The Resurrection of Dylan McAthie
by Nancee Cain
Series: Pine Bluff, #1
Genre: Contemporary Romance
Cover Designer: Shannon Lumetta
Release Date: June 1, 2017
Hosted by: Book Partners In Crime Promotions
I'm incredibly excited to be a part of Nancee Cain's release tour for her fantastic contemporary romance novel: The Resurrection of Dylan McAthie... so much so, I had to pinch one of my Mum's Tena Ladies (sorry Mum)... anyway, enough about my excitable bladder, back to the reason I'm writing this: if you love your contemporary romances to contain lashings of laugh out loud hilarity intersected with hair-pulling drama and face-fanning moments then read on...
At seventeen, music legend Dylan McAthie ran away from his Alabama home to chase his dreams. Years later, he’s forced to return—coming full circle to escape the nightmare his life has become. Hounded by paparazzi and plagued by the aftermath of personal and professional loss, Dylan craves some quiet anonymity so he can regroup and sort out what lies ahead.
Hired by his estranged brother, Jennifer Adams knows exactly who Dylan is. She grew up next door to his family and has followed his career. But the surly, overbearing man she’s caring for as a private-duty nurse is far from the charming boy she remembers. Nevertheless, she’s determined to be professional, do a good job—and not fail at her first time getting away from home.
As her patient heals, his demeanor softens, and their interactions grow less antagonistic. Soon their chemistry is undeniable—and inappropriate—leaving the inexperienced Jennifer thoroughly confused. Adding to the turmoil, scandal finds Dylan once again, threatening all the progress he’s made and putting Jennifer at risk as collateral damage.
It’s up to Dylan to fix what his fame has so easily broken and find a way to move forward with his life. But will his resurrection mean the death of any relationship with Jennifer?
Fancy reading it? Of course you do! Only Tax Collectors with a nightly routine of plaid pyjamas, decaffeinated Kopi Luwak Coffee, and a copy of The Financial Times would say no.
And you're not one of those broadsheet boring-baldies, are you?
I didn't think so.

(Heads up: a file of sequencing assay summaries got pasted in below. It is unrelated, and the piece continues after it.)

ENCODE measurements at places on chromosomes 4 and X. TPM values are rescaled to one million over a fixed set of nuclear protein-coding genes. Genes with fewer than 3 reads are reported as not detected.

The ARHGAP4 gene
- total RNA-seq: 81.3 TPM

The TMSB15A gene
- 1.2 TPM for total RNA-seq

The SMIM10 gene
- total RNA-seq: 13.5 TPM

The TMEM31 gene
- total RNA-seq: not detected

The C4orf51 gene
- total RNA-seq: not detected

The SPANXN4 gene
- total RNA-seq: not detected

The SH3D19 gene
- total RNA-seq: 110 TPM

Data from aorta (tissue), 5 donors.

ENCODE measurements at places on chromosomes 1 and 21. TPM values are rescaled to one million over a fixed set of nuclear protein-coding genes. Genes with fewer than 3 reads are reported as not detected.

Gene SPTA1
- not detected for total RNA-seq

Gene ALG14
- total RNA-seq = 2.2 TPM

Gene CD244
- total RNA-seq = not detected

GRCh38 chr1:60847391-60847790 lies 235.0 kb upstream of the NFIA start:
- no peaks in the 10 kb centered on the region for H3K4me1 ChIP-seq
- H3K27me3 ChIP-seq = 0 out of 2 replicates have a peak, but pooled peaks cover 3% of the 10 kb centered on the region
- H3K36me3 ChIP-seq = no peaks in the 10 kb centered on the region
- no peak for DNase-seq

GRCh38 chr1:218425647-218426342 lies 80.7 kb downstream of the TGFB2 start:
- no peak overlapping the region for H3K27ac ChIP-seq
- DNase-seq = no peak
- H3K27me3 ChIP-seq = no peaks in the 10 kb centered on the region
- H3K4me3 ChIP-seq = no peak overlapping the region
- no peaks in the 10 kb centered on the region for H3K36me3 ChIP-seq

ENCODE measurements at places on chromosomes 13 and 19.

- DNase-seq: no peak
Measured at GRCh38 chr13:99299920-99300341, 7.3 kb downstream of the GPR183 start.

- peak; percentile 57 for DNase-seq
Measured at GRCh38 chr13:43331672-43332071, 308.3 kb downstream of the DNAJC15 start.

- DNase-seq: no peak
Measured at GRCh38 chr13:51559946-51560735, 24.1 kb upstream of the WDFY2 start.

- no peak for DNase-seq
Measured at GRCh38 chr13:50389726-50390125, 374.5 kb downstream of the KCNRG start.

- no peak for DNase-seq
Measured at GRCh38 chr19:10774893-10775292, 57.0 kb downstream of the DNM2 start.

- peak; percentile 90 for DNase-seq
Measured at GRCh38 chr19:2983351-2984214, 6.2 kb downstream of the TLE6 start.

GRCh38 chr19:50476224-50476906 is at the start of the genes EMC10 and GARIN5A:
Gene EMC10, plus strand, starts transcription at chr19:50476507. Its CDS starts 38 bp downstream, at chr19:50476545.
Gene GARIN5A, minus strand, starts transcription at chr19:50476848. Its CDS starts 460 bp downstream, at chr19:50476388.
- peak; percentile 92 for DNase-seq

However, just in case you're still stuck on the fence with change jangling in your pocket, let me grab you a stepladder and offer you my personal opinion on why your spare coins might be wisely invested in the purchase of this book...
First things first: This review won’t contain any spoilers. Because I’m nice like that… contrary to what my husband might say.
I was gifted a digital copy and, after reading it, I ordered a hardcopy (get building more shelves, Husband). If a book’s good I like to own a real version… one that I can sniff when the mood takes me (ever tried sniffing a Kindle? It’s very disappointing and people look at you like you’re crazy).
I have to admit, I dip in and out of contemporary romance because I get a teeny-weeny bit tired of certain character traits and predictabilities that seem to be synonymous with many contemporary romance stories. You know the ones… a testy Alpha male starts off broken and troubled, only he meets a girl and ‘BAM’ (through the use of unrealistic feminine powers none of us mere mortals can ever attain) she changes him into a perfect, poetic Adonis who is unrecognisable from the man he was at the beginning of the story. Please, don’t shout at me for saying this. I will cry. And it won’t be pleasant. Sure, books with idealistic perfection will always have a place (and rightly so). But there are so many to choose from. The Resurrection of Dylan McAthie takes that trope and gives it a good pounding (like tenderising a tasty steak or, for the vegetarians reading this, pestle and mortaring an incredible flavour into a piece of soy).
Dylan’s life is a bit of a car crash; he’s been through the mill (and then some). But. I don’t think I have ever read a more realistic, funny, flawed, endearing and (at times) enraging character as Dylan within the contemporary romance genre.